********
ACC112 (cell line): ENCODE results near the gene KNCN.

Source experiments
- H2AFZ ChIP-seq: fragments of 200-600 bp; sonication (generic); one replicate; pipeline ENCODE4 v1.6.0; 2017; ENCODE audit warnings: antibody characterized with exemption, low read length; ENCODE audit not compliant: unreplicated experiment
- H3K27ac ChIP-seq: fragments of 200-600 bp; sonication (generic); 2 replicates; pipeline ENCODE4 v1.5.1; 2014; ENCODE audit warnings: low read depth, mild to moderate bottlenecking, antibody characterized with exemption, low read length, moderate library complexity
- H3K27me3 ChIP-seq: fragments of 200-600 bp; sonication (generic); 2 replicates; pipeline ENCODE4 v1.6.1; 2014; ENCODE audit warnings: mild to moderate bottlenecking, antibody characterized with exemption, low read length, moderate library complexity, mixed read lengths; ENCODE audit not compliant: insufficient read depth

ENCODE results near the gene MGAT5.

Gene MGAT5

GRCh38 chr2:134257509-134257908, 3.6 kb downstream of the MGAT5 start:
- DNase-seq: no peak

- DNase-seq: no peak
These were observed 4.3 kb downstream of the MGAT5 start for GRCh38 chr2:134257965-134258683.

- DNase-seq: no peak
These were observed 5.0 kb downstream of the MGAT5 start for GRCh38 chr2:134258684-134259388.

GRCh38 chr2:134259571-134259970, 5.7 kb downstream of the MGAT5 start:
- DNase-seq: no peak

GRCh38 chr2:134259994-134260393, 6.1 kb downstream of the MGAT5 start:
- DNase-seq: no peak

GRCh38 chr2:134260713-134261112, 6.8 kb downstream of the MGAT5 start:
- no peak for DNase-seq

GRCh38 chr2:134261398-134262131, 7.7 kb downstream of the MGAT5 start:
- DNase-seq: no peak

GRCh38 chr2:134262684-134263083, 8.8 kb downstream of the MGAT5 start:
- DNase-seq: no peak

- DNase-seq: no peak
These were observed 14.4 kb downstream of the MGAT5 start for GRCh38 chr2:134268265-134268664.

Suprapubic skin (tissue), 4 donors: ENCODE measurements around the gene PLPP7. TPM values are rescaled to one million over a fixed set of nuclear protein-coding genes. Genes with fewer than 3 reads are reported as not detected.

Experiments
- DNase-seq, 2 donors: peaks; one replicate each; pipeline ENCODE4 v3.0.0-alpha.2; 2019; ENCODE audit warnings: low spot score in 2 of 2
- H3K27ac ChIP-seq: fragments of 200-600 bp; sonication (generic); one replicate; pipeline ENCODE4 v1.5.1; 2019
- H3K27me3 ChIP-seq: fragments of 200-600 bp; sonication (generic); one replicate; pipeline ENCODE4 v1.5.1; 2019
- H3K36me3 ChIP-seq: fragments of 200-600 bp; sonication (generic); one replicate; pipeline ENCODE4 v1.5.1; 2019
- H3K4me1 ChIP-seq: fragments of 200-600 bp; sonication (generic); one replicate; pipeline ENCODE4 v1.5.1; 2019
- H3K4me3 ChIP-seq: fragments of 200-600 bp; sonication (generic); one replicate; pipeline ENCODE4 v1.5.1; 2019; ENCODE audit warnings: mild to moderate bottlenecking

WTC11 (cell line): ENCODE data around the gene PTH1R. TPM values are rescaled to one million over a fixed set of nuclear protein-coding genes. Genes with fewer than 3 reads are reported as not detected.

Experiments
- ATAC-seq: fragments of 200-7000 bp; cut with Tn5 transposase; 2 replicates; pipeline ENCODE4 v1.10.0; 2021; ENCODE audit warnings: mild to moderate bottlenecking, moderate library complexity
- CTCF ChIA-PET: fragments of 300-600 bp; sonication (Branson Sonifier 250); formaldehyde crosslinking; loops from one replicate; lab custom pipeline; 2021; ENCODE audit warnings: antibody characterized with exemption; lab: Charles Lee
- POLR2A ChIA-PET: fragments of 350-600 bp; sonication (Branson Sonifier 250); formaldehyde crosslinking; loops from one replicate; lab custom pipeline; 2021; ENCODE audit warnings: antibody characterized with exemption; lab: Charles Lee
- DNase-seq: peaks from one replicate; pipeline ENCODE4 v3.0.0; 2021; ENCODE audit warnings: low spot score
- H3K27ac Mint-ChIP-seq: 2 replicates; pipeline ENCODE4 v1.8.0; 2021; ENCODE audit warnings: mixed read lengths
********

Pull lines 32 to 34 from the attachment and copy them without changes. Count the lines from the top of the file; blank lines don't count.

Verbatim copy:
- H3K4me1 ChIP-seq: fragments of 200-600 bp; sonication (generic); one replicate; pipeline ENCODE4 v1.5.1; 2019
- H3K4me3 ChIP-seq: fragments of 200-600 bp; sonication (generic); one replicate; pipeline ENCODE4 v1.5.1; 2019; ENCODE audit warnings: mild to moderate bottlenecking

WTC11 (cell line): ENCODE data around the gene PTH1R. TPM values are rescaled to one million over a fixed set of nuclear protein-coding genes. Genes with fewer than 3 reads are reported as not detected.